Let’s just get one thing clear, though, and this is where your SPOILER WARNING will come in. The trailer and the ads for Marley are selling it as a laugh-a-minute cutesy movie about a family and their dog. Don’t be fooled. You should know full well that the ending of this movie is very very sad. I don’t mind telling you I was crying a bit, and might have shed more tears if I didn’t work so hard to hold them in. I’m sure you can guess why it’s sad, and I can say I’ve had first-hand experience with a dog of my own (that’s Doc down below) meeting the same kind of fate, so that had something to do with my reaction. Thankfully, Frankel and co. do not overdo these parts. It’s all very real and honest, not cloying. You’ll be hard-pressed not to get caught up in the moment too, no matter how tough your exterior. Just be ready.

Yeah, call Marley & Me a real holiday surprise. You’ll laugh, you’ll cry, you’ll run the gamut of emotions. And you’ll be recommending this one to your friends, like I am doing right now. I’m giving Marley a strong B.

Be Quiet … Or Else

26 Dec

According to, a guy in Philadelphia shot another man yesterday when he wouldn’t stop talking during a screening of The Curious Case of Benjamin Button. The movie’s not so good, so I’ll bet this made it a lot more exciting.

But seriously, folks, I think this kind of thing is pretty sad. Yes, talking during a movie — or sending text messages, or failing to turn off your cell phone, etc. — is a pretty big offense, but if it was me (and I don’t have any tolerance for this kind of thing), and it was that unbearable, I’d probably have walked out or something to get an usher, so the talker would be removed. (Actually, probably not. I would have stayed in my seat, not enjoyed the movie, and then gone home to passive-aggressively blog about it.)

I mean, I went to see Marley & Me this afternoon in Chestnut Hill and the audience there was pretty annoying, with folks getting up to go to the bathroom seemingly every five minutes. But it’s not like I stood up in the middle of the theater and yelled out, “HOLD IT IN, PEOPLE!! I’M TRYING TO WATCH A MOVIE HERE!!” (I was tempted — ha ha ha — but I didn’t do it.) Sometimes I guess you just have to know how much you can stand. You don’t get out a gun and shoot someone, though. Sigh.

(Thanks to Jeffrey Wells for the tip on this story.)

Wasted Time

26 Dec

I thought about beginning this review at the end, with my grade, and working backwards from there … but that would imply that I liked The Curious Case of Benjamin Button more than I actually did and that it deserved such effort on my part. Instead, this film, based on a quirky and very short story by F. Scott Fitzgerald (one that I have actually read), is definitely one of the bigger disappointments of the year for me. And I really wanted to like it. Oh well.

It’s worth noting right at the start that the story and the movie have only one commonality: They both tell the tale of a man who is born old and grows younger. Other than that, they’re very different. The original story is funny and odd and, well, it’s short. The movie is very long (2:45), it takes itself way too seriously, and it’s almost too straight-forward. The movie is so conventional that it even employs one of the worst movie clichés out there: it’s told looking back as one of the characters lies on her death bed (during Hurricane Katrina). The whole thing is nearly devoid of humor — save for a random gag about a guy who was hit by lightning seven times — and feels like an “Oscar movie.” While I don’t fault the film’s creators (including writer Eric Roth and director David Fincher) for embellishing the source material and making Benjamin Button a grander and more romantic story (Cate Blanchett’s character is a totally new addition, for example, as is the fact that Benjamin is raised in a retirement home and not by his own father), they’ve overdone it, making the film feel totally bloated.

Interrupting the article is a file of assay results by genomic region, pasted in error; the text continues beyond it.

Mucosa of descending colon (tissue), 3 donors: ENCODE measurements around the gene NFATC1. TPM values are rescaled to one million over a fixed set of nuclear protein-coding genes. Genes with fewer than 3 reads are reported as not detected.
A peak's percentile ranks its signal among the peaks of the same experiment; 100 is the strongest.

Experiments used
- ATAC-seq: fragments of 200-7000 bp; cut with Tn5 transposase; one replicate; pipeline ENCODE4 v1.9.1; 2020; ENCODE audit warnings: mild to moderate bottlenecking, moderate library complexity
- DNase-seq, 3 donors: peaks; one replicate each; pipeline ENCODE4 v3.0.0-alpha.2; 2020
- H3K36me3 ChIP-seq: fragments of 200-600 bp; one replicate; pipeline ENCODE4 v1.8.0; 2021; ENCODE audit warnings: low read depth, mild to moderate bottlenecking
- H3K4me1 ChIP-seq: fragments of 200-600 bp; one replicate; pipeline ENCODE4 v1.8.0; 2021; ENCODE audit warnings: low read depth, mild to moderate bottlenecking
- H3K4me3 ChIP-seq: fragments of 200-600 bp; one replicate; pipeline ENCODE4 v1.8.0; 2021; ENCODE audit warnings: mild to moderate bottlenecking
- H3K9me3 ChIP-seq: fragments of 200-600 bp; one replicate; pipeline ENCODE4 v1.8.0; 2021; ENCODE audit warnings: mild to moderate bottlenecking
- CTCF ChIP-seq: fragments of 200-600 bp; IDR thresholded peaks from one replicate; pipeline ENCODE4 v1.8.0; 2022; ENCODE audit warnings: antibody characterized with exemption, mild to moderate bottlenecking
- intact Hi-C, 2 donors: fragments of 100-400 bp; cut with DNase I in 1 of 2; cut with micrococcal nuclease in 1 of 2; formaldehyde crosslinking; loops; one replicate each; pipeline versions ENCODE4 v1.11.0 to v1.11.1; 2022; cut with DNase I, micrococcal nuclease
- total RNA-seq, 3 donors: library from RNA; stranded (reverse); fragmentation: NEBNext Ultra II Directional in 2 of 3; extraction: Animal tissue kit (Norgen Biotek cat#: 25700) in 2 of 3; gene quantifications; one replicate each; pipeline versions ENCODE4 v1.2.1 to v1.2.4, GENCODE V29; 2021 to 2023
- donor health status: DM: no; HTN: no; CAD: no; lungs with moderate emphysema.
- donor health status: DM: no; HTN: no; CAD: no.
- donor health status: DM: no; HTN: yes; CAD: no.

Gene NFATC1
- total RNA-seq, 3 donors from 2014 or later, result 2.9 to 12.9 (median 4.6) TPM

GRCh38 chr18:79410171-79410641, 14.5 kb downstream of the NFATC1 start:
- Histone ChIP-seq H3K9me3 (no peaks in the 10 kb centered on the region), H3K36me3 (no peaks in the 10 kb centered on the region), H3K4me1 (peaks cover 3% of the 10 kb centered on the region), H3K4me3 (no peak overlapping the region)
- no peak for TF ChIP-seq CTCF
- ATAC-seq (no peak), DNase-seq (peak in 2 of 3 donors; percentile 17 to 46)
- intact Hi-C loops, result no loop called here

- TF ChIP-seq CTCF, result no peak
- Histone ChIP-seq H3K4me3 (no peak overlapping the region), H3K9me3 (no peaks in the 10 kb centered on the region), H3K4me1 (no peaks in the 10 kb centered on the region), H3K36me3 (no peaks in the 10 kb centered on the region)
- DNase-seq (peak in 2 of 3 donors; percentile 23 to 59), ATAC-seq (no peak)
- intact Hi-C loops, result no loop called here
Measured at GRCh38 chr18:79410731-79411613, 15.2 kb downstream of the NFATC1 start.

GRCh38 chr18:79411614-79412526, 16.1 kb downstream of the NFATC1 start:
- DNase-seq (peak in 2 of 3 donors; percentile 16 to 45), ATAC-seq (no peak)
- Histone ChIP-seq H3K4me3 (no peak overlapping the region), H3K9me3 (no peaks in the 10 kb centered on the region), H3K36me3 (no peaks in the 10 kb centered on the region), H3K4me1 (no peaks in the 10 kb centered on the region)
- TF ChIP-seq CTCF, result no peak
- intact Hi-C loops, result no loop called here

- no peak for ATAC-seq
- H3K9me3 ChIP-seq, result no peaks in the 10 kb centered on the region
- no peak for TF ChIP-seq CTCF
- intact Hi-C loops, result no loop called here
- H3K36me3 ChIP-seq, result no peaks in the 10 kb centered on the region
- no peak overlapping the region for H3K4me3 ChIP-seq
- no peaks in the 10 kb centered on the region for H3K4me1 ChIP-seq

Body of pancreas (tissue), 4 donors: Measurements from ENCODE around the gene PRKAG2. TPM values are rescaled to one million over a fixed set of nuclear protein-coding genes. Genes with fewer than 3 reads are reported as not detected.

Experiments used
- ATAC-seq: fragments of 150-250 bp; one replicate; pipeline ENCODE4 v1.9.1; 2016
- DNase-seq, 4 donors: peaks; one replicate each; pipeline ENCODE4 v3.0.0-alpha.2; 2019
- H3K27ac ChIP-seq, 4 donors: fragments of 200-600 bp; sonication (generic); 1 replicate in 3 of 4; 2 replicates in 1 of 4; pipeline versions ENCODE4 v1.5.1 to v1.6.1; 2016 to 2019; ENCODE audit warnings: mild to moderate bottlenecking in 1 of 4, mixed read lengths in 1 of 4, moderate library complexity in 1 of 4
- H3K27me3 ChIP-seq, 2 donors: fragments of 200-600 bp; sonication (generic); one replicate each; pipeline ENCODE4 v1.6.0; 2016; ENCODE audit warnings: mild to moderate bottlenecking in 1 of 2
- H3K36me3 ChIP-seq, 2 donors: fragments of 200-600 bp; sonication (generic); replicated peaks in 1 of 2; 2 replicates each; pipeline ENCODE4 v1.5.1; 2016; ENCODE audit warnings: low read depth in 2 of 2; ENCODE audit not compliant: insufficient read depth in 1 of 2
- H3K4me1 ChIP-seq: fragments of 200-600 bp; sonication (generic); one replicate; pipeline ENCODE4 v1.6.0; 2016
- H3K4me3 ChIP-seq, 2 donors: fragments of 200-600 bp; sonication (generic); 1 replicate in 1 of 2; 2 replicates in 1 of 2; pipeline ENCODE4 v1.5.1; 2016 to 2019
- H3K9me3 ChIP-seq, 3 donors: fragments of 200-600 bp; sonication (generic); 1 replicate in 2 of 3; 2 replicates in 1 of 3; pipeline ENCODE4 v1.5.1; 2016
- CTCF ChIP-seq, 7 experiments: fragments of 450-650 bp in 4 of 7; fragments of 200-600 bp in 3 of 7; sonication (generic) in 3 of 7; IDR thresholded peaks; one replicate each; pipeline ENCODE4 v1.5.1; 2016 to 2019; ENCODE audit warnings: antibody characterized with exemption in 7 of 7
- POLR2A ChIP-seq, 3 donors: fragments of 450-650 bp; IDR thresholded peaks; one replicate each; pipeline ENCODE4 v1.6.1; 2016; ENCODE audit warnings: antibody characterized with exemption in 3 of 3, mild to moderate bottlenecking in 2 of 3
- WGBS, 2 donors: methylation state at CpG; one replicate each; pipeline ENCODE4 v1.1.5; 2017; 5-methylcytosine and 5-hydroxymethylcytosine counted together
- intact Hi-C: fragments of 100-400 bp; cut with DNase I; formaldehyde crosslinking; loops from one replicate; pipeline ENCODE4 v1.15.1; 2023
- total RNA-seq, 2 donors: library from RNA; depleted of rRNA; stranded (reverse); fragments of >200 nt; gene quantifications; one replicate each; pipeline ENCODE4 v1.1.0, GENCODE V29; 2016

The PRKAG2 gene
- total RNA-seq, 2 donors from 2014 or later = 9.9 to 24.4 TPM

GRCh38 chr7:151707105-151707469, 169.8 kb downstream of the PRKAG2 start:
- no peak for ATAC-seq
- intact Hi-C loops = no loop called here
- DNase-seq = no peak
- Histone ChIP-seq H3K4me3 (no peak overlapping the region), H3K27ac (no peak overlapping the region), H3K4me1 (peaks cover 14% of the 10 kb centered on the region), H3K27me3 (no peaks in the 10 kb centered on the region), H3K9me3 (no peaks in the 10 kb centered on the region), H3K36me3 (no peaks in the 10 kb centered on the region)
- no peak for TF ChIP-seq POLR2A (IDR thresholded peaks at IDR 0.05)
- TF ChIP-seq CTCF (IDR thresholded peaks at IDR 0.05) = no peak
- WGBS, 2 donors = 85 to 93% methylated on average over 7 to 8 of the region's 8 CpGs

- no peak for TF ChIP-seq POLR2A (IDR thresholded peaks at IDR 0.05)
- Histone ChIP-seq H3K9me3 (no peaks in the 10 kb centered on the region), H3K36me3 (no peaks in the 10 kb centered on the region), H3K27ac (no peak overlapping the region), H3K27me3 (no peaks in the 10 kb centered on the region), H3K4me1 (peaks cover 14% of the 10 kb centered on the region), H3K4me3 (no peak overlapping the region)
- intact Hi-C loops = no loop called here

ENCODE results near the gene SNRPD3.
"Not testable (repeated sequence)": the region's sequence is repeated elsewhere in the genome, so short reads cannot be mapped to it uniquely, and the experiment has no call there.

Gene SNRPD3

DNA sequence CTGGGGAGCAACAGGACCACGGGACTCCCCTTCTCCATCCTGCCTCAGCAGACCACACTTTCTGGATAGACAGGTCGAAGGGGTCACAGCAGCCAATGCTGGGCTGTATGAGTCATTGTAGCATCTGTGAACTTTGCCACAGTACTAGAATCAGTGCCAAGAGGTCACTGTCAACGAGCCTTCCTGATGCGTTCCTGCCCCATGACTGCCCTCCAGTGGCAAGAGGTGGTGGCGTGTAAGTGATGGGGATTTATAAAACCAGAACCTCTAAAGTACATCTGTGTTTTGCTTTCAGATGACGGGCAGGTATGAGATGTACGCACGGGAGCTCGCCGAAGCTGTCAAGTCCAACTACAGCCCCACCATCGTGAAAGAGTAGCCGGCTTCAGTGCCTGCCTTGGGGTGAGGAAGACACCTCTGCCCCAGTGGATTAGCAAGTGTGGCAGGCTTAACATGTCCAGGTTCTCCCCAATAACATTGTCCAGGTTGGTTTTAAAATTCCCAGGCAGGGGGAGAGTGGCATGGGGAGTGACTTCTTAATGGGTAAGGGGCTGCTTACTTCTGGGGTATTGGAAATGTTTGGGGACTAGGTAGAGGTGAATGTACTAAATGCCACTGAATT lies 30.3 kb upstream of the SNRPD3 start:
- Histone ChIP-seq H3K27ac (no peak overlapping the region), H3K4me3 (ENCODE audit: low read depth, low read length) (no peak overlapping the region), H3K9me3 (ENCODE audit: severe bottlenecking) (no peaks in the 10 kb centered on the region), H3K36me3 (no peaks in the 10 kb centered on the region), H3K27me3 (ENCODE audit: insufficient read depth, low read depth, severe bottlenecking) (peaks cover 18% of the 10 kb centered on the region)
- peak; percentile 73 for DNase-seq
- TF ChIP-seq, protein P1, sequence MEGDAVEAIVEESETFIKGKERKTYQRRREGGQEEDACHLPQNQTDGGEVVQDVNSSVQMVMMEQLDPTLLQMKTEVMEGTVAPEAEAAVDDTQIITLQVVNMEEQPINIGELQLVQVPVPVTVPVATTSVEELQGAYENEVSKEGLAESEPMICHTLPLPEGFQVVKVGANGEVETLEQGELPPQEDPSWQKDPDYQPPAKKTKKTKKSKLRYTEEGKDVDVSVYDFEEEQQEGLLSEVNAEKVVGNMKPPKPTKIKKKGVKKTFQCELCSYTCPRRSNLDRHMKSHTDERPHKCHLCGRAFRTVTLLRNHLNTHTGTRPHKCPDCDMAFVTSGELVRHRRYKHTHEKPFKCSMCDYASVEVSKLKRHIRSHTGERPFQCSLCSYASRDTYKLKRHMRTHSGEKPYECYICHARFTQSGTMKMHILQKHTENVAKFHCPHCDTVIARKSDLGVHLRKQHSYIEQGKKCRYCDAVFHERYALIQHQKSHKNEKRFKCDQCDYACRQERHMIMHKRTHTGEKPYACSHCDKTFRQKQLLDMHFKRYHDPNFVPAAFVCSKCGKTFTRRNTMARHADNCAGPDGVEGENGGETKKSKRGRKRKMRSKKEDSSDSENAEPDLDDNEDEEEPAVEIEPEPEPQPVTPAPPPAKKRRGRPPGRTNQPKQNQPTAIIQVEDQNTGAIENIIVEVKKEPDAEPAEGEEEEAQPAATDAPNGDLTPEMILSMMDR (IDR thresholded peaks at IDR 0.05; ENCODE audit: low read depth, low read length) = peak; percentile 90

The effect of having Brad Pitt’s head on other people’s bodies in the early scenes works well, but when it’s all Pitt, he’s less exciting. It feels as if the role is entirely physical (as opposed to emotional) and that we’re supposed to take his handsomeness as “acting.” In addition, much of the dialogue is spoken in that slowed-down style that makes it overly dramatic, and, well, I could probably go on as long as the movie did with things that frustrated me. If I could live my life in reverse, I’d probably choose to see a different movie before I went to see this one. I’m giving Benjamin Button a very unfortunate C–.

It’s Like Santa’s Been Here

25 Dec

There’s nothing quite like waking up early on Christmas morning and finding Santa’s been there to drop off all kinds of presents under the tree. At least, that’s what my non-Jewish friends tell me. Santa — that bastard — has never once shimmied down my chimney and brought me any presents. But that doesn’t mean I can’t spread some holiday — well, maybe not cheer exactly, but it’s new and it’s Christmas morning, so why not? This is U2’s brand-spanking-new cover of Greg Lake’s “Father Christmas.” To download the track, you’ll have to go to (RED)WIRE, but for now, enjoy the video. Merry Christmas!

"The Best Thing About the Holidays"

24 Dec

I couldn’t agree more with David Letterman. As my non-Jewish friends get ready to celebrate Christmas, I present for your viewing and listening enjoyment Darlene Love singing “Christmas (Baby Please Come Home)” on last night’s Late Show. This is my all-time favorite Christmas song, and once again (and after a one-year absence) Darlene just blows it out of the water.

Merry Christmas, everybody!